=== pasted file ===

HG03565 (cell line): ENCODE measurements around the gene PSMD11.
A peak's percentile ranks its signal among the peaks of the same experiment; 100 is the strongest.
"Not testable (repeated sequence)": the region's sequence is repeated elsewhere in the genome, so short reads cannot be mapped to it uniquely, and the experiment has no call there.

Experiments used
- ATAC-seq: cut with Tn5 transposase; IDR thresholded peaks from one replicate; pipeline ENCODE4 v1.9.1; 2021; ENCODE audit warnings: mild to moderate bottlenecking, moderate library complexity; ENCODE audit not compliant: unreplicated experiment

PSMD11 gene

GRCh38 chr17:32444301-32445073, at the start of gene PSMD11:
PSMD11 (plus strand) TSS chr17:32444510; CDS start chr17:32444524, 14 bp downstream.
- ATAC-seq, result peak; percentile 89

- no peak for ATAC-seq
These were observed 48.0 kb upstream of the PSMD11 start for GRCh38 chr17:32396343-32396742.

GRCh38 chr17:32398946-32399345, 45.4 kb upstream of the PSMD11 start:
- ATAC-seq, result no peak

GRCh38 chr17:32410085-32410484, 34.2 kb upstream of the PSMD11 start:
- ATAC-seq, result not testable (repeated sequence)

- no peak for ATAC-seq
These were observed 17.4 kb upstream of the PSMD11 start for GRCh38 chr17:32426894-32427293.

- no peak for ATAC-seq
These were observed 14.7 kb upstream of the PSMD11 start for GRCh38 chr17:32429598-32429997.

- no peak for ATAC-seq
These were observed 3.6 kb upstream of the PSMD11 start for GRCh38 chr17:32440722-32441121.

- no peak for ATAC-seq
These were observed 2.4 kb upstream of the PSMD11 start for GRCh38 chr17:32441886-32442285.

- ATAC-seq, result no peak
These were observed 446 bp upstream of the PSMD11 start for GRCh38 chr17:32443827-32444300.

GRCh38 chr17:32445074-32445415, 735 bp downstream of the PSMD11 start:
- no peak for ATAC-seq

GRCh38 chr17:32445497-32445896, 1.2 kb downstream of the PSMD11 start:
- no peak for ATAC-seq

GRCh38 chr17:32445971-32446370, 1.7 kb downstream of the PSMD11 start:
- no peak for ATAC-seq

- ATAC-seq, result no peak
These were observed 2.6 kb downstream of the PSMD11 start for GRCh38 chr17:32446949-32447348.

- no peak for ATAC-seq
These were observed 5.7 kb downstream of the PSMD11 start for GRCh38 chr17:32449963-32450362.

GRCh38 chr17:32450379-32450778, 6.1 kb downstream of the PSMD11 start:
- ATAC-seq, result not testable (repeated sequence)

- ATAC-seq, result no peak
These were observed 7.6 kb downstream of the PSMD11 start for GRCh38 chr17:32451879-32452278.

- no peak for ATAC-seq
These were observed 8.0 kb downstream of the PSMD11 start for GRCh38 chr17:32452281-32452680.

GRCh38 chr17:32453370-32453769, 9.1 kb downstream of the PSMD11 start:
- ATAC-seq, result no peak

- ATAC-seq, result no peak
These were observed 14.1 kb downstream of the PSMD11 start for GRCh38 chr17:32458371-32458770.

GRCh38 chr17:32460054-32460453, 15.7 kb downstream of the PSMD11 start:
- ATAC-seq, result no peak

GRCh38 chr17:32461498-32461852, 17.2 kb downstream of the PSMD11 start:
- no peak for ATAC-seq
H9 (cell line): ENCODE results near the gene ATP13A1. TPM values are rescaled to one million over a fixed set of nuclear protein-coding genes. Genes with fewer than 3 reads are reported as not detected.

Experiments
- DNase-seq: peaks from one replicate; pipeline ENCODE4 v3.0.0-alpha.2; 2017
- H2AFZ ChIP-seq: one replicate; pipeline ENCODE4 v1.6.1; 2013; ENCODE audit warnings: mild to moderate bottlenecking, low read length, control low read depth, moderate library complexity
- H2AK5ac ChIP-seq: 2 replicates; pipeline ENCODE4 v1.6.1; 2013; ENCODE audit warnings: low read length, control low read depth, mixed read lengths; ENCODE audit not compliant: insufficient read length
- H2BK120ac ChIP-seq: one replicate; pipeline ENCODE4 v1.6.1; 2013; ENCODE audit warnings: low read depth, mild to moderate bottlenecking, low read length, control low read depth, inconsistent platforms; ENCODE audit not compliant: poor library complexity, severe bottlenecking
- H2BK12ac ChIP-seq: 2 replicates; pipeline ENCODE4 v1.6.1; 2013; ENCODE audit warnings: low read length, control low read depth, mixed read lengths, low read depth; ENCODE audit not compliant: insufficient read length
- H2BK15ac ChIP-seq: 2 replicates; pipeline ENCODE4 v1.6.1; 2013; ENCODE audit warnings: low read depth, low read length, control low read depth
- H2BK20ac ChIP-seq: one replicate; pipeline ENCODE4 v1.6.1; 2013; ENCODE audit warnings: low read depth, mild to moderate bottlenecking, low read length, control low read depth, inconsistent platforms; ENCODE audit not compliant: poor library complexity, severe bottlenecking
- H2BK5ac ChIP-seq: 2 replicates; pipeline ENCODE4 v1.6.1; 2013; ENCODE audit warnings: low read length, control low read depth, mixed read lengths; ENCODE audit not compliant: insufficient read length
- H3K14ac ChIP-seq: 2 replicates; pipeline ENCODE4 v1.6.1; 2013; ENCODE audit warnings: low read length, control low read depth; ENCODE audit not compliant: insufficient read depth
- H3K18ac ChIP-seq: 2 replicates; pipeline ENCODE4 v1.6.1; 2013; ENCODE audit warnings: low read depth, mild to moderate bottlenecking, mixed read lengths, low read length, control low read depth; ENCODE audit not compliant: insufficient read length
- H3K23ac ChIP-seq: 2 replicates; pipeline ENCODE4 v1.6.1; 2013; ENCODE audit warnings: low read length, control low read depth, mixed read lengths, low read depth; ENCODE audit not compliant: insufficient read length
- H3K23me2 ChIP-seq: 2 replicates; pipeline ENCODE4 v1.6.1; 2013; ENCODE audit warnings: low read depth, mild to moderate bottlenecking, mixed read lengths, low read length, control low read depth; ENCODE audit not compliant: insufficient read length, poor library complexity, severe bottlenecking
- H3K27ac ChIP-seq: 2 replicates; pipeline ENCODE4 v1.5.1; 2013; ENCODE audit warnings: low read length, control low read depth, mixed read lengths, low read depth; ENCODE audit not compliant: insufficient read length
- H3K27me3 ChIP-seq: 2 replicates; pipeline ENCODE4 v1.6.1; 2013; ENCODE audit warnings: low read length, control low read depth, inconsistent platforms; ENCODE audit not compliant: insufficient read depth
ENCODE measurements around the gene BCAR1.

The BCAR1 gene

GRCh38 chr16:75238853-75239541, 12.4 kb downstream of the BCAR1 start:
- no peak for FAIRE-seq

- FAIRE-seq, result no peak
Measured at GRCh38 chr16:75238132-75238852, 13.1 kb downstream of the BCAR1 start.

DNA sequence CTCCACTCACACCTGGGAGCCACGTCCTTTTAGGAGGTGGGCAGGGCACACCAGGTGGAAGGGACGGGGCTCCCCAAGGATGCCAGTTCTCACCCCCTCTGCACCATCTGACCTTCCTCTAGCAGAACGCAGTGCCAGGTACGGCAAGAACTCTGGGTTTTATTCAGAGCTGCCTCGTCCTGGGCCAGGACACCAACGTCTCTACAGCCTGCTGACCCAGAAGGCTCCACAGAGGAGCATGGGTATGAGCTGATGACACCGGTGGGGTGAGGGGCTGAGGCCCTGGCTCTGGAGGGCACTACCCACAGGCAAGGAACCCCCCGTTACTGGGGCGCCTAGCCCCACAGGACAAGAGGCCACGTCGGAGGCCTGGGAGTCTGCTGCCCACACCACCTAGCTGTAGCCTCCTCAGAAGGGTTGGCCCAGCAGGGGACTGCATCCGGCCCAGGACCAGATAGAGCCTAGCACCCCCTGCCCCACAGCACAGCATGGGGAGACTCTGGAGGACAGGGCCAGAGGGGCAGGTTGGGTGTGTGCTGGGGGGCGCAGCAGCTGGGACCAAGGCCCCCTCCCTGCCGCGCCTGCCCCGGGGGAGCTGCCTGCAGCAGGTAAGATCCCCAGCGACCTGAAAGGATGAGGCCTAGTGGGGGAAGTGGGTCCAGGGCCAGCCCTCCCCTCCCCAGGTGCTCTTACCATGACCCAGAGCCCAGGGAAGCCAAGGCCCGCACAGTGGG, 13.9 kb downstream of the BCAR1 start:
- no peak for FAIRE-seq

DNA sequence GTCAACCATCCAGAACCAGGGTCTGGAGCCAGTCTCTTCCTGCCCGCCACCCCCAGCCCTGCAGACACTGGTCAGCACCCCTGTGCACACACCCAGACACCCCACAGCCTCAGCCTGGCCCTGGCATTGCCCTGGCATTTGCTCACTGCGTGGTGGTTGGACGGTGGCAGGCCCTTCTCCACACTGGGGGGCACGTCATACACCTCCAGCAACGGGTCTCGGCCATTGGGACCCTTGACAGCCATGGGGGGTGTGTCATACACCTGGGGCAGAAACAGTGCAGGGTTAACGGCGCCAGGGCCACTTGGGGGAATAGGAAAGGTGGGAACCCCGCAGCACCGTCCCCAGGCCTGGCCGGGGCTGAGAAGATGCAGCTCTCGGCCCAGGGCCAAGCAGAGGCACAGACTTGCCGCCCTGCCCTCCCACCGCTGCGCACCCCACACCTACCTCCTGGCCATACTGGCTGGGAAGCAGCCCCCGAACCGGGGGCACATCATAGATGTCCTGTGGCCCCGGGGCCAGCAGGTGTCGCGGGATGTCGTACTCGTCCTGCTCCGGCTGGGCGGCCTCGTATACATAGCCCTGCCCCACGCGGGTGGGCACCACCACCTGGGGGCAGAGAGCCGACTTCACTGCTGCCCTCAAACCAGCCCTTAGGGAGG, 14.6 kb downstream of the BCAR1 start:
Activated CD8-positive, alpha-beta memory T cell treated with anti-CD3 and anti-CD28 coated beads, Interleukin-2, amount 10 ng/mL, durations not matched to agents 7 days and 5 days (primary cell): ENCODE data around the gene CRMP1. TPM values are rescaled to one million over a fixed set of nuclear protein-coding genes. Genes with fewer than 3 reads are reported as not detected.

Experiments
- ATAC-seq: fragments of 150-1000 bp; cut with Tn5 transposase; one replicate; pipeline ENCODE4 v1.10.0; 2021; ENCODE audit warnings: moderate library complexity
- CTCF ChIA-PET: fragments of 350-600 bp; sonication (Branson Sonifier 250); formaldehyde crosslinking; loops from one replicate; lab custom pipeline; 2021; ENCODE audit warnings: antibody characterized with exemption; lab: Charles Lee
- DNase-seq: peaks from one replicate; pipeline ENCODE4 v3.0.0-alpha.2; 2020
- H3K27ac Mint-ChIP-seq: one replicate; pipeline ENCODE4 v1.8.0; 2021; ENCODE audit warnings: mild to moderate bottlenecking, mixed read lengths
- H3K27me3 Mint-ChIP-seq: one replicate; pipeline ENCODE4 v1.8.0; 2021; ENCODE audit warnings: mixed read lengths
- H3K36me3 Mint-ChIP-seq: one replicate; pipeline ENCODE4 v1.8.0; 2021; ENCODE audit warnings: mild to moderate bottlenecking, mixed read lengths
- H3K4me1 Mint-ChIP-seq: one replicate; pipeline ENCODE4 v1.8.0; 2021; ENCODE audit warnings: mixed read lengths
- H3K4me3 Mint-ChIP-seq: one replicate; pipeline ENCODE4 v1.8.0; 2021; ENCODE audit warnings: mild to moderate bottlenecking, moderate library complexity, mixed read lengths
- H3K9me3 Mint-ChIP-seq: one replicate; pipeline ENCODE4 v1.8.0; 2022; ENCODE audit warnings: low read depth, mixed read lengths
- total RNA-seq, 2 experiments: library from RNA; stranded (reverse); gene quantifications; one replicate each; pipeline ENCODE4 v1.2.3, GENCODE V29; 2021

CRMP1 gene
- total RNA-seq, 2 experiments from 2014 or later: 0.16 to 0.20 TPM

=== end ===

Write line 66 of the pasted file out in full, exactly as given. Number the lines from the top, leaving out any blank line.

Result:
ENCODE measurements around the gene BCAR1.